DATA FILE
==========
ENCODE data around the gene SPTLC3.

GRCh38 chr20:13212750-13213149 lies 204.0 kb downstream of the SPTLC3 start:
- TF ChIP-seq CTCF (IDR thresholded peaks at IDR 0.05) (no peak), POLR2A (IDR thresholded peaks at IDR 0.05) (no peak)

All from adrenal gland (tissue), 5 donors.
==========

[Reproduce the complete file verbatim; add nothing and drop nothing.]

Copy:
ENCODE data around the gene SPTLC3.

GRCh38 chr20:13212750-13213149 lies 204.0 kb downstream of the SPTLC3 start:
- TF ChIP-seq CTCF (IDR thresholded peaks at IDR 0.05) (no peak), POLR2A (IDR thresholded peaks at IDR 0.05) (no peak)

All from adrenal gland (tissue), 5 donors.